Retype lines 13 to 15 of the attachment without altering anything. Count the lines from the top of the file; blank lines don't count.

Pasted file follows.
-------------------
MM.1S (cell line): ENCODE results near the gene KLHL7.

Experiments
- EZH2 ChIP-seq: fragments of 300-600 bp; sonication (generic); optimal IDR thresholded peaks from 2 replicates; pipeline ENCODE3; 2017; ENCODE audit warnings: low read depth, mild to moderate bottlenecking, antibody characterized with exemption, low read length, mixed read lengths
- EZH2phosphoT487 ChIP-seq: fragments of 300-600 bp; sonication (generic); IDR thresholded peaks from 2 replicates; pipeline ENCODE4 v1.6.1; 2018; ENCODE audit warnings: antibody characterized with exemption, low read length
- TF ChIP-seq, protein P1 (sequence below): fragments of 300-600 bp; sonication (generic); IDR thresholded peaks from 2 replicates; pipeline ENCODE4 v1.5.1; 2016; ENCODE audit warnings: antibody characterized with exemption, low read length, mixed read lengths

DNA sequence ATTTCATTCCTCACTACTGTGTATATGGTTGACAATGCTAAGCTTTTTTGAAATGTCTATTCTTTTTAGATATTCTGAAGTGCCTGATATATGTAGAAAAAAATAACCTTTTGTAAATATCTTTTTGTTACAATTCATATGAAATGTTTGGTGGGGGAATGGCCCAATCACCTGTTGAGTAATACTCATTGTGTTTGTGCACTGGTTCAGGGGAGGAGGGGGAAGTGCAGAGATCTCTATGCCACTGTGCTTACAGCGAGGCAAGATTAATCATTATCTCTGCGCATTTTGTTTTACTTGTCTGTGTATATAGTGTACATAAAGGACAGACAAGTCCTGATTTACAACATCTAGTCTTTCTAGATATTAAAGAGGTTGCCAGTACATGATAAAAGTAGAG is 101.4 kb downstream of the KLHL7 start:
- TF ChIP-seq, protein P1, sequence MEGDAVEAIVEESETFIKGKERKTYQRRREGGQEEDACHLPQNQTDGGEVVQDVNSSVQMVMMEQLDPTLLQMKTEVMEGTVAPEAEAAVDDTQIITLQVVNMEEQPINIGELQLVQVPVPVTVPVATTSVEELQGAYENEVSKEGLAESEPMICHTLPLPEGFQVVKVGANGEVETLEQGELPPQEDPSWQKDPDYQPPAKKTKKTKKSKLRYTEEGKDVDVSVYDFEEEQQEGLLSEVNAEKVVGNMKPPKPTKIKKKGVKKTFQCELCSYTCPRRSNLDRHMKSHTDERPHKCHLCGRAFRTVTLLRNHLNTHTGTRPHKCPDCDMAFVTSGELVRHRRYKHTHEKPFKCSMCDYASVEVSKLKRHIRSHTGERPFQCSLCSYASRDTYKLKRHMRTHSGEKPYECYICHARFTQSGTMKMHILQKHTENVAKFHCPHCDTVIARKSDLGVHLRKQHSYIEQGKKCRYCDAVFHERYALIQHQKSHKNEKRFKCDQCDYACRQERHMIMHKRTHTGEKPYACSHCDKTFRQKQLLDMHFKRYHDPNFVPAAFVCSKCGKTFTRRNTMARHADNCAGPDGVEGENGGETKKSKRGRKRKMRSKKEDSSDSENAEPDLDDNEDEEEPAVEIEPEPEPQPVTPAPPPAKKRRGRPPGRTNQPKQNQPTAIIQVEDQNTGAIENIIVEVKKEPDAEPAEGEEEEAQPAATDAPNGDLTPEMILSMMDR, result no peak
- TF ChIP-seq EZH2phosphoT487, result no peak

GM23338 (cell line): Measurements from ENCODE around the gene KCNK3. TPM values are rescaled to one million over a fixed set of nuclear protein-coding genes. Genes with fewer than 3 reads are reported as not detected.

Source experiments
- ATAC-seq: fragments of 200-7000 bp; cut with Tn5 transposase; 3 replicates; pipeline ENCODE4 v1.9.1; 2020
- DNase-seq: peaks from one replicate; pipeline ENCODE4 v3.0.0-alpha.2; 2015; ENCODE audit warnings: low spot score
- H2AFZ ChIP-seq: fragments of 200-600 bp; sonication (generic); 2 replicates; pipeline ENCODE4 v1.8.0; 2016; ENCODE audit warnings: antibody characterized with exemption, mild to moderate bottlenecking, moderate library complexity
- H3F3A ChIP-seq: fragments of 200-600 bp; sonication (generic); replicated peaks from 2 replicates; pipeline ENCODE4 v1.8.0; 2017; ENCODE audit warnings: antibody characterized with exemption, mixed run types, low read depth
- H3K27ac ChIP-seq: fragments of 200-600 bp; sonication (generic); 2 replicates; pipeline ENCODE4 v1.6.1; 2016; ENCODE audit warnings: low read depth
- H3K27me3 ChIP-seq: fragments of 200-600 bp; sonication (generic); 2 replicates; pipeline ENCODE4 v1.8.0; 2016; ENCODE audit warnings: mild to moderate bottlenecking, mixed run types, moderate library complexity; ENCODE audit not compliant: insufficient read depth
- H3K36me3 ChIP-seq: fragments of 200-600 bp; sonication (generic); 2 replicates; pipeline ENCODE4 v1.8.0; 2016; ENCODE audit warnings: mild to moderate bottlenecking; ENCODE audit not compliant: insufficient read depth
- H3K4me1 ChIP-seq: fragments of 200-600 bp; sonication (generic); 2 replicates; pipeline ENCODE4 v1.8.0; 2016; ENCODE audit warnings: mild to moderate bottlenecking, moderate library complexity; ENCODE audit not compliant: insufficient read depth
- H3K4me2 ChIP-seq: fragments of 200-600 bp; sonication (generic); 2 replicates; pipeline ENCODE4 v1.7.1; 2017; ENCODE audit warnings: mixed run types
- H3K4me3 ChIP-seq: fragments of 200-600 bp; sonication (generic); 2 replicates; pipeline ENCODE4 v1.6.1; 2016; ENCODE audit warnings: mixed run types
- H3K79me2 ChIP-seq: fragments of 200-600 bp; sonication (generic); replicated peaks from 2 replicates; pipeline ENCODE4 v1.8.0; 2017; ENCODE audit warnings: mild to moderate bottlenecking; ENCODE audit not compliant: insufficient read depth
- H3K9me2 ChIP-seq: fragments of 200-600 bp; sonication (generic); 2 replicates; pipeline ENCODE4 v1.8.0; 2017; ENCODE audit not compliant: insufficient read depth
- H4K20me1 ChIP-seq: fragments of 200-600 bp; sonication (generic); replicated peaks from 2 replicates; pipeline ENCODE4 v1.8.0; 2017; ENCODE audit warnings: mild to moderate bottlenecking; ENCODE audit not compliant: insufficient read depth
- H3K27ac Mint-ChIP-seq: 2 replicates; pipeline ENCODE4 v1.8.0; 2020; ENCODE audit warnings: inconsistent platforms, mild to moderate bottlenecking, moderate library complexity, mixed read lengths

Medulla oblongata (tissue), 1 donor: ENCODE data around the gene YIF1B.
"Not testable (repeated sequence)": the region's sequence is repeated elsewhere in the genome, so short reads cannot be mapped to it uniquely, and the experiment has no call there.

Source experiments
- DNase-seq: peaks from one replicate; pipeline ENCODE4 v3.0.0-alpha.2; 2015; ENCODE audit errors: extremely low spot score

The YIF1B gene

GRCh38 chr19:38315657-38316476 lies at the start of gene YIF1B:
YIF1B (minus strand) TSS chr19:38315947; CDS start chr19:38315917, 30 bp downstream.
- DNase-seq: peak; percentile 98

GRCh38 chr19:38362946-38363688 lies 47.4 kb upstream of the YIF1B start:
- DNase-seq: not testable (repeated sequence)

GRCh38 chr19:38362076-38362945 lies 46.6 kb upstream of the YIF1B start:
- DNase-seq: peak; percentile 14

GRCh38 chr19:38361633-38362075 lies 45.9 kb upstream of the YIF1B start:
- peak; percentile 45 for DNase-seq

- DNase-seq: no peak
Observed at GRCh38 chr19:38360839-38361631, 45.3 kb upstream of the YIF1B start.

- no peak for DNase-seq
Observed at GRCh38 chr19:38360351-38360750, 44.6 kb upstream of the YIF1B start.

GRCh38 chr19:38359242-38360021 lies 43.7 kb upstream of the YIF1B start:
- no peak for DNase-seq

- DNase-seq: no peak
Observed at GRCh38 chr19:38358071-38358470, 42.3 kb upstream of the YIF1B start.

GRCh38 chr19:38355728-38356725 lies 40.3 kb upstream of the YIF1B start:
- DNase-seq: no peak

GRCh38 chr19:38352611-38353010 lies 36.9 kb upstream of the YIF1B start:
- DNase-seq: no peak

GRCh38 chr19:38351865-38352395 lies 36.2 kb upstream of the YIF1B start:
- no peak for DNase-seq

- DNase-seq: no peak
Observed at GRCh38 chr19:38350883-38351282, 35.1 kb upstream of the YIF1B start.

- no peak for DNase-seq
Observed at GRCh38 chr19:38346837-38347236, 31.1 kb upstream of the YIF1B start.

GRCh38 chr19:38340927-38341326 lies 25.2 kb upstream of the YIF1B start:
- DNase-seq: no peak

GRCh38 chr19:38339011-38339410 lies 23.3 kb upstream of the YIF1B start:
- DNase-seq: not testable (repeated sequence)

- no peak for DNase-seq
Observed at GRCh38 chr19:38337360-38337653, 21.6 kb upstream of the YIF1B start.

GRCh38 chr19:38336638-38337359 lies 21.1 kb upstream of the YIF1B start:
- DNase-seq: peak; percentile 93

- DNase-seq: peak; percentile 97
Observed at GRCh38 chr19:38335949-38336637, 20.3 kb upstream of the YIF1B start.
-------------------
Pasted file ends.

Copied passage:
- H2AFZ ChIP-seq: fragments of 200-600 bp; sonication (generic); 2 replicates; pipeline ENCODE4 v1.8.0; 2016; ENCODE audit warnings: antibody characterized with exemption, mild to moderate bottlenecking, moderate library complexity
- H3F3A ChIP-seq: fragments of 200-600 bp; sonication (generic); replicated peaks from 2 replicates; pipeline ENCODE4 v1.8.0; 2017; ENCODE audit warnings: antibody characterized with exemption, mixed run types, low read depth
- H3K27ac ChIP-seq: fragments of 200-600 bp; sonication (generic); 2 replicates; pipeline ENCODE4 v1.6.1; 2016; ENCODE audit warnings: low read depth